Delcam Introduces PowerMILL CAM Software
Delcam's latest release of the company's PowerMILL 5 CAM software offers easier programming and the inclusion of an even wider range of strategies. Highlights include a streamlined user interface, new opportunities for programming automation, improved rest roughing, variable thickness machining, more comprehensive collision checking and a new simulation option.
The new interface for area clearance operations completes the transition started with the new finishing forms that were introduced in PowerMILL 4. The improvements include easier access to frequently-used commands, fewer forms and a consistent style throughout the program that will make training easier for new users.
The new interface has also enabled templates to be established for any similar components. For example, many companies use different strategies when cutting the core or the cavity of a mold tool and two templates could be established to reflect these preferences.
Similarly, different options, such as the style of leads and links, may need to be used for a company's different machine tools. Templates can now be established within PowerMILL for each piece of equipment. The correct options can then be set simply by choosing the appropriate template.
A related development has enabled a methods-based approach to be adopted so that common features, for example, holes of the same size and type, within different components can always be machined in a consistent manner. Currently, this functionality is limited to drilling operations but it is planned to extend the approach to 2- and 21/2-axis machining in future releases.
The most important of the many new machining options in PowerMILL 5 is the improved rest roughing. This uses a new stock model approach that results in faster calculation times and increased machining accuracy to ensure that the maximum possible material is removed with each tool. The benefits will be particularly significant when machining a component with a long series of progressively smaller tools.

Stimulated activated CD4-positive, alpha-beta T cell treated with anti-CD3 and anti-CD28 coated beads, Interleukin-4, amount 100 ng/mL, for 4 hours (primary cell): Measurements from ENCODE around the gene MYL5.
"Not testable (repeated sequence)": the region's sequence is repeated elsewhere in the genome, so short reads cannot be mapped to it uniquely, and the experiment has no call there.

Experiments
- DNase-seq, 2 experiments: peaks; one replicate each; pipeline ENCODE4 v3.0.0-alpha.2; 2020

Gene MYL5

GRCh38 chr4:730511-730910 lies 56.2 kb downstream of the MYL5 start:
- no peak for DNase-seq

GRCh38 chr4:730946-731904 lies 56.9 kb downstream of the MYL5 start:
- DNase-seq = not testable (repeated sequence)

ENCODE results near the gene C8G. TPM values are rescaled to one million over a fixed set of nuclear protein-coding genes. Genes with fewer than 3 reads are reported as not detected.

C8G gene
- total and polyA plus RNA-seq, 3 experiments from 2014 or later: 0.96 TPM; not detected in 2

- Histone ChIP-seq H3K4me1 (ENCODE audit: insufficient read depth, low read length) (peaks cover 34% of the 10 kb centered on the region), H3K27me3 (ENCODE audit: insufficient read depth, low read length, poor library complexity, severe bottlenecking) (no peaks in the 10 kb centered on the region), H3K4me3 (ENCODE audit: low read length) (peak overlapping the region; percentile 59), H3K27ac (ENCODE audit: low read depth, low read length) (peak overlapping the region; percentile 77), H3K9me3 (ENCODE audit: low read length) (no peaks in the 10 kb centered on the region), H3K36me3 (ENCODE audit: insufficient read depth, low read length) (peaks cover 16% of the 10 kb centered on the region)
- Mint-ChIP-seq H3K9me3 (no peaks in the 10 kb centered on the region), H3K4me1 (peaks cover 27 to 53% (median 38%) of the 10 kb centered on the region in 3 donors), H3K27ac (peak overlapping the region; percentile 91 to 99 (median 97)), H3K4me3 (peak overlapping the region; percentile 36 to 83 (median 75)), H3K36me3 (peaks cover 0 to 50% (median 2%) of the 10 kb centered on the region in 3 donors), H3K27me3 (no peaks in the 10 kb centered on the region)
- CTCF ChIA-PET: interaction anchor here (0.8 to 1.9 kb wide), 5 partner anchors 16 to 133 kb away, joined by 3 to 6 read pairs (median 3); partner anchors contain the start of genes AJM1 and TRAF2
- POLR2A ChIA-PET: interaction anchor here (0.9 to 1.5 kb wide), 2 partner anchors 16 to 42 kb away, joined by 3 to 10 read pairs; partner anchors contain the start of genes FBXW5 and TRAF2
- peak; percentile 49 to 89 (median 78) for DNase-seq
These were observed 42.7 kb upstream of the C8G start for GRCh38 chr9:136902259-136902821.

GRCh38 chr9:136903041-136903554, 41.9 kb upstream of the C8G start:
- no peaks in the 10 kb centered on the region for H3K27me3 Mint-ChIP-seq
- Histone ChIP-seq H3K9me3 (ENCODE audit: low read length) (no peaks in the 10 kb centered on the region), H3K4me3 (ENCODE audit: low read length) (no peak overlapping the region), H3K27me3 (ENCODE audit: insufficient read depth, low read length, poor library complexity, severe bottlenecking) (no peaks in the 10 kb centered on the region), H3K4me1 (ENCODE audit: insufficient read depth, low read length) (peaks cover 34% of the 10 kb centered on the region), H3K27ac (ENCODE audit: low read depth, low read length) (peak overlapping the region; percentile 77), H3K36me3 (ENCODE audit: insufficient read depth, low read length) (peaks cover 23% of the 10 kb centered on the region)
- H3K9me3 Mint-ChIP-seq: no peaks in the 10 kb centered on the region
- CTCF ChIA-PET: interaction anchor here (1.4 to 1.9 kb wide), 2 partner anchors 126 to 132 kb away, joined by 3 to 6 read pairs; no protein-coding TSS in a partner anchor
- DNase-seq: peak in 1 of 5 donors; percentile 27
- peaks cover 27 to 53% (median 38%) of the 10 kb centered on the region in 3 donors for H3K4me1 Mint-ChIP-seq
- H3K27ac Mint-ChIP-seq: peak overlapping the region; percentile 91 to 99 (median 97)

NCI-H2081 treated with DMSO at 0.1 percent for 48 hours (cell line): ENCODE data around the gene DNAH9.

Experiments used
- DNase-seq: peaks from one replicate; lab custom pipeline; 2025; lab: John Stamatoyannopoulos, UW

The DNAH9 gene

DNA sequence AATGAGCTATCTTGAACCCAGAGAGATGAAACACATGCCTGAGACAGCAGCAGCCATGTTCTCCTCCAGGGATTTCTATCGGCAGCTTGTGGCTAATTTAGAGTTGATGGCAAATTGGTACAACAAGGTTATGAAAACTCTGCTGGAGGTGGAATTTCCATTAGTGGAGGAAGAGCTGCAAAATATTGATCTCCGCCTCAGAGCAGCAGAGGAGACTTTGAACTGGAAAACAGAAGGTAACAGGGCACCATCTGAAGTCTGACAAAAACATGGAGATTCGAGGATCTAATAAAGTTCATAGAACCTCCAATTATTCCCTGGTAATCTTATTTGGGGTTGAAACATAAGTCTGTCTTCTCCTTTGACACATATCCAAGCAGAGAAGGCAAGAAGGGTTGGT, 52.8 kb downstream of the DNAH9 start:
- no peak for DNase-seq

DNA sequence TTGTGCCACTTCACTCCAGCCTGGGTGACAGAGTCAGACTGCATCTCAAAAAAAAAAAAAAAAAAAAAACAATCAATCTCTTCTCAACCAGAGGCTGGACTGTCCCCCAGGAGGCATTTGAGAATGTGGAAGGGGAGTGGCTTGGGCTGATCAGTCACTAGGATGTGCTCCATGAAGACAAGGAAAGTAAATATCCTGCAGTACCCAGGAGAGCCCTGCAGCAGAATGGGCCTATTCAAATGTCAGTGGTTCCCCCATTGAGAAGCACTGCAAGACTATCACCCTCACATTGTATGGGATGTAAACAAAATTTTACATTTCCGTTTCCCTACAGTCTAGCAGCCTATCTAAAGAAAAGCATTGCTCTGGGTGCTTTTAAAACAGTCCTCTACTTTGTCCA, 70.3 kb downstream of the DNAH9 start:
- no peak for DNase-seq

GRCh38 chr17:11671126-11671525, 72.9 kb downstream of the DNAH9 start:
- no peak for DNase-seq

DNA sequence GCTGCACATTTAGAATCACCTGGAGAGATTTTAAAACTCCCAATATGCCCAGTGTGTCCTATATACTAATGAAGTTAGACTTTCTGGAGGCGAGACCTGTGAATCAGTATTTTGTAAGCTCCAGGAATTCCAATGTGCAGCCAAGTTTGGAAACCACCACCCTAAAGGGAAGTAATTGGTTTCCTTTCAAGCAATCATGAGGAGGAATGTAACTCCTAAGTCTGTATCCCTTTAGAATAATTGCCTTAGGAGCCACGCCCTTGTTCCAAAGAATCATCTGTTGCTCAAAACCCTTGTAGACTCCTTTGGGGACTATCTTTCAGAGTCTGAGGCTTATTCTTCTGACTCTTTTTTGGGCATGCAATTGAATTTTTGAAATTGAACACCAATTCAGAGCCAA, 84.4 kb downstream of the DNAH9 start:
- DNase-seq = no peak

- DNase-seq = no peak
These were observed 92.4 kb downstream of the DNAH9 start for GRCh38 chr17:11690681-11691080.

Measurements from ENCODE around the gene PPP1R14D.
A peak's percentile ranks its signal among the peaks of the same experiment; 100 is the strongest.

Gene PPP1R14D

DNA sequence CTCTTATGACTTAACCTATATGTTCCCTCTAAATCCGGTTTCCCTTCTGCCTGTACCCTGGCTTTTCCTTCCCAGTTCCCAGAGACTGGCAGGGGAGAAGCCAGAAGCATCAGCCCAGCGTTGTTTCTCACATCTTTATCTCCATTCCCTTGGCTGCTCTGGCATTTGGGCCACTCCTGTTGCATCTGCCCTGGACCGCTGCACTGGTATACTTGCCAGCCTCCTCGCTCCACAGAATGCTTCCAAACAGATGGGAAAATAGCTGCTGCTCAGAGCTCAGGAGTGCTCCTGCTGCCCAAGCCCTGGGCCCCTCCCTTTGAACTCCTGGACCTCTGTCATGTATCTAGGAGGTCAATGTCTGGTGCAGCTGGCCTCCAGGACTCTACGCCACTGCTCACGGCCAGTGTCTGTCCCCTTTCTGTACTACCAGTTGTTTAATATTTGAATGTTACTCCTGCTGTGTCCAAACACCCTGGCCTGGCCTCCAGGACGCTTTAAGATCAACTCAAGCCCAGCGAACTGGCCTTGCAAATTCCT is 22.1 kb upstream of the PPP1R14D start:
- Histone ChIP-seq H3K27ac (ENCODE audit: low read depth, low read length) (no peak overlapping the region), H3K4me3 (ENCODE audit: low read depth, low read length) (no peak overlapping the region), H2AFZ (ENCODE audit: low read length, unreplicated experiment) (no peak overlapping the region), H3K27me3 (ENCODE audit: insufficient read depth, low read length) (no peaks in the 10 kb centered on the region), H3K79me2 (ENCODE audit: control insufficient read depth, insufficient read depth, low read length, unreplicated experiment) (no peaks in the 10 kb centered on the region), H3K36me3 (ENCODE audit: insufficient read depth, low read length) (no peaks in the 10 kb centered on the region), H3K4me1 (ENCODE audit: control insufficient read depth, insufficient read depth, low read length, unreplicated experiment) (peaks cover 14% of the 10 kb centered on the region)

Another enhancement is the ability to machine different areas of the model with different thicknesses of material left on. This approach is used in the aerospace industry when roughing structural components having deep pockets with thin walls. In these cases, it is often desirable to rough machine the flat, base surfaces to a minimal tolerance for reduced finishing but to leave material on the thin ribs to ensure they retain sufficient strength while machining with the large cutter. Similarly, when machining electrodes, there is often a need to machine to the exact size of the required cavity in the axial direction but to apply a negative offset in the radial direction to provide the spark gap.
As well as being able to apply different general offsets in the axial and radial directions, PowerMILL also has the ability to apply different thicknesses to individual surfaces or groups of surfaces. This functionality is required frequently when machining mold inserts. While the core and cavity surfaces need to be machined to the exact dimensions, many companies prefer to leave a small layer of material on the split surfaces to aid in benching the tool and to overcome any risk of flashing.
PowerMILL 5 also has the ability to ignore surfaces that are not required for a particular calculation. This option can be helpful when machining products like aerospace blisks, where the same shape needs to be duplicated a number of times within the component. The user can select the surfaces making up the feature and instruct PowerMILL to ignore the remainder of the model. The toolpaths generated can then be checked for collisions with the rest of the model and, once any necessary adjustments have been made, copied around the model to produce the complete machining program. The same functionality can be used to ignore surfaces that do not require machining, such as the construction surfaces used in the creation of the design.